Sunday, November 28, 2010

New Addition: The Passions According to Dali.

Newly acquired by the SDBC Library:

The Passions According to Dali
by Louis Pauwels
with Salvador Dali
translated from the original French by Eleanor R. Morse (1985).

The origin of the monologues in this book are the recorded, edited, conversations between Pauwels and Dali circa 1966-1967.  Topics covered are: Gala, death, glory, gold, eroticism, monarchy, god and the angels, the railway station at Perpignan, etc. 

However, don't expect to learn too much about Dali's thoughts on these subjects directly.  As symbolic and subjective as Dali's graphic works are, his words are far more misdirected by symbolism, contradiction, and nonlinear logic.  In essence, Dali seems to apply his Paranoic-critical method to his spoken word just as freely as to his art.

For instance, the chapter on gold begins with Dali recounting his childhood practice of retaining his stools.  Apparently the subject of gold inspired in him a logical connection to something he valued as a child like a precious metal--his poop!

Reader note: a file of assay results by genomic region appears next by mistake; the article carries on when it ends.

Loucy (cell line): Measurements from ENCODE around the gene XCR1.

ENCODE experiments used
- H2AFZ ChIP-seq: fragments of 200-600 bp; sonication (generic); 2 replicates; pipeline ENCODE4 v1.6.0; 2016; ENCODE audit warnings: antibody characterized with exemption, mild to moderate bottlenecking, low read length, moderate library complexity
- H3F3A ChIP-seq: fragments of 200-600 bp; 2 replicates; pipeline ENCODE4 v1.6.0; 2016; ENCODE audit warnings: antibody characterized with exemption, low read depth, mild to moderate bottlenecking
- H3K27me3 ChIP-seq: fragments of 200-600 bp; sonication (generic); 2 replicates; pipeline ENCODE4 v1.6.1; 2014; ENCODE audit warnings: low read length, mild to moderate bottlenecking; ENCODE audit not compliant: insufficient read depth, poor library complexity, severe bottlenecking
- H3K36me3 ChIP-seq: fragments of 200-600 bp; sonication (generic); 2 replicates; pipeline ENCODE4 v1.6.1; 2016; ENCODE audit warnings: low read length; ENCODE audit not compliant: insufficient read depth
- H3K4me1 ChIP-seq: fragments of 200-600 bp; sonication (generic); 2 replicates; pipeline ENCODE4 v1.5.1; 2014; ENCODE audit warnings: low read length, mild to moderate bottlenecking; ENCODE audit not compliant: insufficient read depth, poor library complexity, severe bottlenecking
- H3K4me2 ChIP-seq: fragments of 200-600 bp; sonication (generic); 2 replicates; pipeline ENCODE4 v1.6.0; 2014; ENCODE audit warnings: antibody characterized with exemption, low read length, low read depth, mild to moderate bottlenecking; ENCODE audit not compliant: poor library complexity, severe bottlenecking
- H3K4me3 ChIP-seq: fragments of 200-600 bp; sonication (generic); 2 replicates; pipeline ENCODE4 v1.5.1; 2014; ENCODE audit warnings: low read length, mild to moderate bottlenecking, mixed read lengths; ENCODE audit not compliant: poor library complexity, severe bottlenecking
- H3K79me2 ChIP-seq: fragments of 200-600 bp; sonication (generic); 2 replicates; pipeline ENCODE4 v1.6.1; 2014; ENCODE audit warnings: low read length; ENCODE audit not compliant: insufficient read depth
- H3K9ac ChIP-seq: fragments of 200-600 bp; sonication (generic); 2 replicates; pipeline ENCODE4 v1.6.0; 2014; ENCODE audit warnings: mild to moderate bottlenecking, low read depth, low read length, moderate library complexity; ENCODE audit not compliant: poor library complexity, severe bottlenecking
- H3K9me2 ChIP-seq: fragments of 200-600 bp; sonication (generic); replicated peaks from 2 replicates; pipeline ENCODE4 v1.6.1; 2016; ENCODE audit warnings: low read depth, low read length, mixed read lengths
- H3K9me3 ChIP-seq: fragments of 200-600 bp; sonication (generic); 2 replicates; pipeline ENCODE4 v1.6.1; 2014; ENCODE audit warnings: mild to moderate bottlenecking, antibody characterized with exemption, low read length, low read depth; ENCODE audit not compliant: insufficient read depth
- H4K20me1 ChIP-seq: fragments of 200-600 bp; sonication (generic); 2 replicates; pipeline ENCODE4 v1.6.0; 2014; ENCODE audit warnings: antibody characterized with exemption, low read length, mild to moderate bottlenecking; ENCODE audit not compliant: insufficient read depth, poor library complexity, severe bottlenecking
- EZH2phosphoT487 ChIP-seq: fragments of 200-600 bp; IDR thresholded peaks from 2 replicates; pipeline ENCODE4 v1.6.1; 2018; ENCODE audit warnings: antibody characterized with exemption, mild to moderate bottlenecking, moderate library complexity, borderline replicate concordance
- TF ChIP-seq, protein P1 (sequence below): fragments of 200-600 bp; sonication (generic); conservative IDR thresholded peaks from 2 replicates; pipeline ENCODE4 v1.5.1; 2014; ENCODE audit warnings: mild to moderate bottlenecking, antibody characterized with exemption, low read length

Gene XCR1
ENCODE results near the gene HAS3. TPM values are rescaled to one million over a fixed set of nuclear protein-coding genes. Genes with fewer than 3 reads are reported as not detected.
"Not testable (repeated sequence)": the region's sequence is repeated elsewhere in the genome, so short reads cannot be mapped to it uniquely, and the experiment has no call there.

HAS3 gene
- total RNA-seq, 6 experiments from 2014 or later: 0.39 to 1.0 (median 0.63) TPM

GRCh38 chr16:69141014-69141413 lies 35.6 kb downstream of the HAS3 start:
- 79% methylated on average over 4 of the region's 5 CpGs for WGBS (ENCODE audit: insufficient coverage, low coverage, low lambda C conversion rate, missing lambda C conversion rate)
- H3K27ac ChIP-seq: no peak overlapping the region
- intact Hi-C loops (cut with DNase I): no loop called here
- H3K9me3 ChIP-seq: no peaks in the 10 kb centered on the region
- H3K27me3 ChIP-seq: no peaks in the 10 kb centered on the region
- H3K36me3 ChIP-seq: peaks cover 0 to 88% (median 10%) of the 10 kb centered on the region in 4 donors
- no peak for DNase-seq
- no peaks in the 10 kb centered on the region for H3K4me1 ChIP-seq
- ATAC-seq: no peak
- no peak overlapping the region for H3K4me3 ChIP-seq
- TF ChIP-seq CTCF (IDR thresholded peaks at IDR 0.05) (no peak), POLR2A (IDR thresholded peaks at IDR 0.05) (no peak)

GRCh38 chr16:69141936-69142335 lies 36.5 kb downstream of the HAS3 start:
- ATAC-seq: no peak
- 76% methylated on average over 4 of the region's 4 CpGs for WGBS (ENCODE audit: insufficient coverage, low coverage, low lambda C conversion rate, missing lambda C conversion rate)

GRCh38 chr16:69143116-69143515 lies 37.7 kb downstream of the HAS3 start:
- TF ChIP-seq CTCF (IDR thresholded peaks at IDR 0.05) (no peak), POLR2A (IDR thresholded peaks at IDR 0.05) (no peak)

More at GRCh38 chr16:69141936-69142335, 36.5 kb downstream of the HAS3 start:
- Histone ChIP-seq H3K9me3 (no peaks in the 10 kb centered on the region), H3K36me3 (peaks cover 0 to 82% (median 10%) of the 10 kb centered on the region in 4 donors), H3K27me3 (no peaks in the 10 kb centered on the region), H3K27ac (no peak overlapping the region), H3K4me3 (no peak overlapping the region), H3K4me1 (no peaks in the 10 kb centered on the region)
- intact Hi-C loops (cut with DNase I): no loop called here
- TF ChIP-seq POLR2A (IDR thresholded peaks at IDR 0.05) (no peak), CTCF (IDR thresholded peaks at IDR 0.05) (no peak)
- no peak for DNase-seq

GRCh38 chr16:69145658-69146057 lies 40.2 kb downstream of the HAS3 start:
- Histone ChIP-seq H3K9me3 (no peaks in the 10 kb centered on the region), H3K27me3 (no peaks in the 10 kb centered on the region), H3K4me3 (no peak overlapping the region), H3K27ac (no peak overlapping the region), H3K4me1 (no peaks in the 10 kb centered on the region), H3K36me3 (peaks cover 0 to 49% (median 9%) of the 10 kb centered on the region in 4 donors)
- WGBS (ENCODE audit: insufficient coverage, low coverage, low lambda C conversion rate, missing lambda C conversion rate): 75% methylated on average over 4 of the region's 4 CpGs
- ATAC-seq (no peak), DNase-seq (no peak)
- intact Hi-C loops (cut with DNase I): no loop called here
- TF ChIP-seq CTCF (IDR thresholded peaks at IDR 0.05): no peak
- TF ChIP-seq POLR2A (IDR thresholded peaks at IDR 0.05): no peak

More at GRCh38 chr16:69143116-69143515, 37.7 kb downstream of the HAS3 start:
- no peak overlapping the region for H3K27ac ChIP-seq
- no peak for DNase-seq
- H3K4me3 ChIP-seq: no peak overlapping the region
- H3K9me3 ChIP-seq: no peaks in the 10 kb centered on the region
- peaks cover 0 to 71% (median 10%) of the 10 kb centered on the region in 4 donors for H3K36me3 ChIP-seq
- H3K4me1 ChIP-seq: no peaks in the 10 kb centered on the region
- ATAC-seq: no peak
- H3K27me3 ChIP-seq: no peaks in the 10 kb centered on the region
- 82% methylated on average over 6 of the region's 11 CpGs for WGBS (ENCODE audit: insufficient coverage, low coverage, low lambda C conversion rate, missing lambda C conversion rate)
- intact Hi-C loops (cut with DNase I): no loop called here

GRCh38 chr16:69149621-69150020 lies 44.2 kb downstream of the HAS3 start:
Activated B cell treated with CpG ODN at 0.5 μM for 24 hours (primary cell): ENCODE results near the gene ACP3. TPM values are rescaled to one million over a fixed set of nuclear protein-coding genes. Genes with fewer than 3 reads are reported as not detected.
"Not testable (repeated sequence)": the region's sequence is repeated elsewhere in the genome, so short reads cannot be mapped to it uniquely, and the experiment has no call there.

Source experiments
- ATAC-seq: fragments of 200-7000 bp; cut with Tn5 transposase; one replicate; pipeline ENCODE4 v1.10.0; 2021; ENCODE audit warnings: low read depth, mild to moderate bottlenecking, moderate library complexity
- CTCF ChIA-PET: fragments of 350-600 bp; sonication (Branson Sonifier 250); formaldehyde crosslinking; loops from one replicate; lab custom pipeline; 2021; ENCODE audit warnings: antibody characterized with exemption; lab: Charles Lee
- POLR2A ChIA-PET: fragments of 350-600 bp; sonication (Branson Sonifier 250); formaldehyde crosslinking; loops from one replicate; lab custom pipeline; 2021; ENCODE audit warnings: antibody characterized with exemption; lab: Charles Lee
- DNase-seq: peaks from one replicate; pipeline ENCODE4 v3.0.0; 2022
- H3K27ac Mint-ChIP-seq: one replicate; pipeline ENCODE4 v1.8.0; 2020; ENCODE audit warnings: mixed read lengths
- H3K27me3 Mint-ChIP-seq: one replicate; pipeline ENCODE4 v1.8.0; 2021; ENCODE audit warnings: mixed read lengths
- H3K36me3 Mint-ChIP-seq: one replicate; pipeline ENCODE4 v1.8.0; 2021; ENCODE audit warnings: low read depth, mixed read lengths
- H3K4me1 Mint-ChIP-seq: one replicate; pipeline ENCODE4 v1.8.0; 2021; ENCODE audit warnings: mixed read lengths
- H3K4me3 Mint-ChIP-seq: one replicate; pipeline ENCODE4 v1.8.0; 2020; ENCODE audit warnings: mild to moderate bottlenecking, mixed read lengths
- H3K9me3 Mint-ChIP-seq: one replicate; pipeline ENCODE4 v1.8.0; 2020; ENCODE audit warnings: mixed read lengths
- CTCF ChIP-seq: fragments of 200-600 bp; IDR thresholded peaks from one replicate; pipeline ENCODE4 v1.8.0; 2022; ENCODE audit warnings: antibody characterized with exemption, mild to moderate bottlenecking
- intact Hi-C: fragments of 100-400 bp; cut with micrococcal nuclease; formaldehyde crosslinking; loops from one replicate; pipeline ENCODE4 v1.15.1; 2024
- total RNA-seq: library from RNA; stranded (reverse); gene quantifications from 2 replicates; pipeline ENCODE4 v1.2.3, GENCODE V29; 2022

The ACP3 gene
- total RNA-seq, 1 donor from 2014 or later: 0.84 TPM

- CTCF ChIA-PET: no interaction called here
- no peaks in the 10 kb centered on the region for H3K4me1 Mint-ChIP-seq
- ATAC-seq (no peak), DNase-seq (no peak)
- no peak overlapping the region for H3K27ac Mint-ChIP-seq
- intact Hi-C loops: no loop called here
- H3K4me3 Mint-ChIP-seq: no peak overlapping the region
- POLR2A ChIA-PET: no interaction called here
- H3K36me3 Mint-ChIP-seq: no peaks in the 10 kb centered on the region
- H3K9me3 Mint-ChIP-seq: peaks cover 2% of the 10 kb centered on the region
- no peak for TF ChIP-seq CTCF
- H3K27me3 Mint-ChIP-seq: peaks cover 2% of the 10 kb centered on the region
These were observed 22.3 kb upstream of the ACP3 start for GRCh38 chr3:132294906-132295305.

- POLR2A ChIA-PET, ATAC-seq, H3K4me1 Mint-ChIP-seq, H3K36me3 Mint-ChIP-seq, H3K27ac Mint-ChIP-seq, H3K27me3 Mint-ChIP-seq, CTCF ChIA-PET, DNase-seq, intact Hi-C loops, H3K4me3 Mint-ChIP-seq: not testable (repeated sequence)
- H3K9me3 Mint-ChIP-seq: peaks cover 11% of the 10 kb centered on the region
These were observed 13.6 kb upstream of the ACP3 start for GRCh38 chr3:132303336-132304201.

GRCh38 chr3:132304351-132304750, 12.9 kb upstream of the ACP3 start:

Well, I can't say that there were too many other gems in this book.  For the most part, it's just Dali on a soapbox, pontificating on any number of things that he loosely connects to the subject at hand.  Most of it seems more interesting to himself than to any other person in the world, but that sort of indulgent vanity has always been a characteristic of the self-proclaimed genius.

The main text is 162 pages and features a number of appendices which are largely superfluous, especially the few that are not written by, or about, Dali. 

This book is limited to 500 copies and is therefore extremely difficult to attain.  You can expect to pay $90 and up for a copy of this book which had a sticker price of $27.50 when it was published. 

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